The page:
Massachusetts Gov. Charlie Baker has signed legislation funding an examination of the state’s natural gas distribution system, a move prompted by recent gas pipeline explosions, Kallanish Energy reports.
In September, gas explosions and resulting fires in the state’s Merrimack Valley killed one person, injured at least 24, and damaged or destroyed more than 100 homes, The Boston Herald newspaper reported.
The legislation, part of a larger spending bill, allocates $1.5 million for Dynamic Risk Assessment Systems, a Texas-based consulting firm, to study Massachusetts’ gas distribution system and gas companies’ operating practices.
Audrey Schulman, co-founder and executive director of the Home Energy Efficiency Team, a Boston-based nonprofit that teaches people how to lower gas emissions and respond to gas leaks in their community, told the Herald Massachusetts has the second-oldest, leak-prone infrastructure in the nation, behind Baltimore, Maryland.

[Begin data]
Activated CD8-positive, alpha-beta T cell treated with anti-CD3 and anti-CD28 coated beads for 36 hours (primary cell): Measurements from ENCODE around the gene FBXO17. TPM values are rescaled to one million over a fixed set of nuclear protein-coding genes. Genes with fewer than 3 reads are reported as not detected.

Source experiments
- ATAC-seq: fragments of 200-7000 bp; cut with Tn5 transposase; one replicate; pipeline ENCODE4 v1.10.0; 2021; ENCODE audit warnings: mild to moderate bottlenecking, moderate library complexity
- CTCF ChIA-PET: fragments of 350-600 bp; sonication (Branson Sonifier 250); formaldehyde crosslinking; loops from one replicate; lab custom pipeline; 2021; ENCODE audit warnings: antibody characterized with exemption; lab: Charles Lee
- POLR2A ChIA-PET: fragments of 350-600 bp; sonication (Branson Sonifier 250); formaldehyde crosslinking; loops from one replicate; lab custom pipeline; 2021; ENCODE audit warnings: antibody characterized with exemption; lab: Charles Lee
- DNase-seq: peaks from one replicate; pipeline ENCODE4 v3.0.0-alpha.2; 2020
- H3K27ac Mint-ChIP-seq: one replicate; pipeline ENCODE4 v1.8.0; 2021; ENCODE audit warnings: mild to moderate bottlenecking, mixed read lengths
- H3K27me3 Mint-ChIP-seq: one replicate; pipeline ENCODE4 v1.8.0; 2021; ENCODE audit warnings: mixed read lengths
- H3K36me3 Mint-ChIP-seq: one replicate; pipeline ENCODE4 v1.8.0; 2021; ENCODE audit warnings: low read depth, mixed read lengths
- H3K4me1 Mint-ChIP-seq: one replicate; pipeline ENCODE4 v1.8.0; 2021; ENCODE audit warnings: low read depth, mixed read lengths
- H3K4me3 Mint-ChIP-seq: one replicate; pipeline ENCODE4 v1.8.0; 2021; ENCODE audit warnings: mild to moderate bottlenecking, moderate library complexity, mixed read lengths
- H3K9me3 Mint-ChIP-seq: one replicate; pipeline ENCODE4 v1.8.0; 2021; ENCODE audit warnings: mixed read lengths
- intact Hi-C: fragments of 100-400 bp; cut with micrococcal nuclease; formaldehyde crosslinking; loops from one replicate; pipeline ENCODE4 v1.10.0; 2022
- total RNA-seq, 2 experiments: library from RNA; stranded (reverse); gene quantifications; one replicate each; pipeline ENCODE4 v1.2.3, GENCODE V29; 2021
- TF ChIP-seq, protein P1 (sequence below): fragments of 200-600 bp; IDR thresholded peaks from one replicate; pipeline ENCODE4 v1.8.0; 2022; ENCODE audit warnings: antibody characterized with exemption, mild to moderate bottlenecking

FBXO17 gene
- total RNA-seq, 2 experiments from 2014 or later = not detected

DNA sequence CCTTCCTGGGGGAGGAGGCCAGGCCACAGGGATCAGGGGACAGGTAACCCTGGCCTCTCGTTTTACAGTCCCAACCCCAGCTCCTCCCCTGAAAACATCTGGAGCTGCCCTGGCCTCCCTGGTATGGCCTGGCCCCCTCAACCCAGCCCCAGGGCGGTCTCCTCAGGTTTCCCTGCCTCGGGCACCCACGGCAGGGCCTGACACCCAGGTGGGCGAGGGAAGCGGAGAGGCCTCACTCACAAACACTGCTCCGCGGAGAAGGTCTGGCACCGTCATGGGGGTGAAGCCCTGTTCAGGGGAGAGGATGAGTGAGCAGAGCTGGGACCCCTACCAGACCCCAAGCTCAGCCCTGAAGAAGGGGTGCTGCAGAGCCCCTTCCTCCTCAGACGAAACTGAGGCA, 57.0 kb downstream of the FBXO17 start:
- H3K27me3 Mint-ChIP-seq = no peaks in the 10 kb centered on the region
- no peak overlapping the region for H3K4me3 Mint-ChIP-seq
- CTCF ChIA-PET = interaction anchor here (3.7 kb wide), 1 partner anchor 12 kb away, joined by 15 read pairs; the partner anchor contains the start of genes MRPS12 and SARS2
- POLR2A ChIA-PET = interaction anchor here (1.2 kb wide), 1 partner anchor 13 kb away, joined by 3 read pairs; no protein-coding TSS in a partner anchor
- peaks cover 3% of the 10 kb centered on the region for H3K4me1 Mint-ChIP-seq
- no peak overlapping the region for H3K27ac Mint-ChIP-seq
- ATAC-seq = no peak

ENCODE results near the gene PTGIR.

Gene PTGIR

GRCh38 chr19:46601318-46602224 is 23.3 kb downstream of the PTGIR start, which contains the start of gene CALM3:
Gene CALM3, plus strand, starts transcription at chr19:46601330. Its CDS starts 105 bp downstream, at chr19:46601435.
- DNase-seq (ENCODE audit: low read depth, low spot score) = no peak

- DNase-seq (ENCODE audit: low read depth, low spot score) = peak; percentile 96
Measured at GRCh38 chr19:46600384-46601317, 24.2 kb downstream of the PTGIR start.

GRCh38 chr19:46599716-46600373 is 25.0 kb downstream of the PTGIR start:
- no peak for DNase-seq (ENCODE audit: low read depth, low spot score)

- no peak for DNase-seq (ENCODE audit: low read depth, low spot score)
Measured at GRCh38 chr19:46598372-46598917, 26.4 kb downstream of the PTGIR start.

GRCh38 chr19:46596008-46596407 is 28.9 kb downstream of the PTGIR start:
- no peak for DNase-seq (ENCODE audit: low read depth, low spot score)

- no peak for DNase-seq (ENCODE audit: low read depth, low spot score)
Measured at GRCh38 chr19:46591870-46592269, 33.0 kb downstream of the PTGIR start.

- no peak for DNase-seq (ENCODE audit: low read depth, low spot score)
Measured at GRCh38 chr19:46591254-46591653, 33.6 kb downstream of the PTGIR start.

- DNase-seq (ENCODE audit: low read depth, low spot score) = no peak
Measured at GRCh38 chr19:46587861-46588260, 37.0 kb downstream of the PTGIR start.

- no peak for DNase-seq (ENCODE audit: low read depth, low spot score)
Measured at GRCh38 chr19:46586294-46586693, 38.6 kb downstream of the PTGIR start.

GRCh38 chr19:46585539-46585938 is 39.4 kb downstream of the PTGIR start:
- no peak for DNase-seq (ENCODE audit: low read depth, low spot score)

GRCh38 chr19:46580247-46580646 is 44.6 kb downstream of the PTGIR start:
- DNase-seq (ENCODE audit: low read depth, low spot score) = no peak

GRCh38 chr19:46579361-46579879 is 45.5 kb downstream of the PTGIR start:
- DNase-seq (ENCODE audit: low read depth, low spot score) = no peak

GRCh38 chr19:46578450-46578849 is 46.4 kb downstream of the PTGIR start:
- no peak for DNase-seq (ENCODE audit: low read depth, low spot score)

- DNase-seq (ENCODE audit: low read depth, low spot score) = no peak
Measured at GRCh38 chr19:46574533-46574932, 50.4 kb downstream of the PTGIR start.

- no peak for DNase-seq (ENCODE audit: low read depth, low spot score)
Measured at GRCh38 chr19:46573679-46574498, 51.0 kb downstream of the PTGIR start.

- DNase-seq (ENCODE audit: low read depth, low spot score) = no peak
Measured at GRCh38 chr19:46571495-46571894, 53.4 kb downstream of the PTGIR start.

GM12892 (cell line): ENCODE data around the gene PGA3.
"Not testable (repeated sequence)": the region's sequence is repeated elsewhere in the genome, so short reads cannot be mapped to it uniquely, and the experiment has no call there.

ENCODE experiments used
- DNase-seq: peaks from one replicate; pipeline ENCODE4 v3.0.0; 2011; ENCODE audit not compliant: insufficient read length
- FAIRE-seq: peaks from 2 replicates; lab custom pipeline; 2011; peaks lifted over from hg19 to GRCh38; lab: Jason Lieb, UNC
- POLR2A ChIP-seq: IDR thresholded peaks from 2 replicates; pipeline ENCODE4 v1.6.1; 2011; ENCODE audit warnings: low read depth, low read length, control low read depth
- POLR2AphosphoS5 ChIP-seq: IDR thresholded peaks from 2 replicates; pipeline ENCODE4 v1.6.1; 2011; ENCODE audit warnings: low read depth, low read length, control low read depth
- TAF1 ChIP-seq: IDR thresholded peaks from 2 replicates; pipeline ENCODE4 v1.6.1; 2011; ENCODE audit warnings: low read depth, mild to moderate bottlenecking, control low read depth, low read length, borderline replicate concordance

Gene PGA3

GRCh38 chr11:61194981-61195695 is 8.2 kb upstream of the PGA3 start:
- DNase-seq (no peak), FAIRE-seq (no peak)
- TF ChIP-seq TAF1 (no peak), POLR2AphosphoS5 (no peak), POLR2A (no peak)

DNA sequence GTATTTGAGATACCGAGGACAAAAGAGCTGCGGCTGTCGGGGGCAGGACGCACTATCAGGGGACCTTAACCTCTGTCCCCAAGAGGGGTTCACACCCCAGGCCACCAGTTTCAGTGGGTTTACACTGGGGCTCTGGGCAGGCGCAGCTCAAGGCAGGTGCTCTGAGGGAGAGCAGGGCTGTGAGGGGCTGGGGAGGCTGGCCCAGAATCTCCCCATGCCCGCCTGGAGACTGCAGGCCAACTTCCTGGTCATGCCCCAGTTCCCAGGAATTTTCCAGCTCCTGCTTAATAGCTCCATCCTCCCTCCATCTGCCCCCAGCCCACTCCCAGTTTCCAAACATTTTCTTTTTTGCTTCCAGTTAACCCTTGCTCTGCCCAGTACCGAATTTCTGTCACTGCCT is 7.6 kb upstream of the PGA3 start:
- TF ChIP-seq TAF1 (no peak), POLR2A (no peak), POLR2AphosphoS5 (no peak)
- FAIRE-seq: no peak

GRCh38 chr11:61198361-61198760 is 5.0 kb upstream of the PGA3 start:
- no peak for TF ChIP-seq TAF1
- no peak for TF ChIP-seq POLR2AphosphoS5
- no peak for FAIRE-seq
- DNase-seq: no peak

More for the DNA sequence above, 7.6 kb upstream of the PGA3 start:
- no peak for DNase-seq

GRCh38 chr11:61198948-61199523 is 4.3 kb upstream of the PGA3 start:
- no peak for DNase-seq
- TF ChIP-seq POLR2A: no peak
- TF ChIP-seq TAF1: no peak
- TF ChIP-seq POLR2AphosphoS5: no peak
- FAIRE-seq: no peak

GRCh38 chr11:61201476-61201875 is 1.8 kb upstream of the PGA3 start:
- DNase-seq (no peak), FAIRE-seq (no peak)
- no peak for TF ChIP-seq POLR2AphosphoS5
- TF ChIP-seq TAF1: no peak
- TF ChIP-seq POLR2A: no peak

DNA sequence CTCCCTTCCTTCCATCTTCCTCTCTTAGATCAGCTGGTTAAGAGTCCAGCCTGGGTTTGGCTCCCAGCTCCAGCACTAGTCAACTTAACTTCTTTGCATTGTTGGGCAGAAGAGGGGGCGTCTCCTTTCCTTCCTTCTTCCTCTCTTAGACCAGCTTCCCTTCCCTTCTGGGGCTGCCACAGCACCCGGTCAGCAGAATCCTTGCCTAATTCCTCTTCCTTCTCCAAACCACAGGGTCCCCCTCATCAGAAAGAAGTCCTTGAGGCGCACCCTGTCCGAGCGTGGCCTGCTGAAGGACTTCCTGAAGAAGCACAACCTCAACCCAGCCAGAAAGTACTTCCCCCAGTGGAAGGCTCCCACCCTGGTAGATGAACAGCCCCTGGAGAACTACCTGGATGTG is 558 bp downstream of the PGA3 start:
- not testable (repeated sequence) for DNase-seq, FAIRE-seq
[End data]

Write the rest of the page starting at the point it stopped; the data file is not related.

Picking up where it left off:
She said the state’s pipes include miles of outdated cast iron.
According to a report issued by the state’s Department of Public Utilities, Massachusetts had more than 34,000 reported gas leaks in 2017, nearly 7,500 of which were classified as “Grade 1” leaks, meaning they present an existing or probable hazard.
The state has been working quickly to replace its pipelines over the past couple of years–at a pace of 200 miles of pipes annually, Schulman said, according to the Herald.
“We’re literally sitting on bombs,” Schulman said. “The pipes in Massachusetts are past their well-use dates.”
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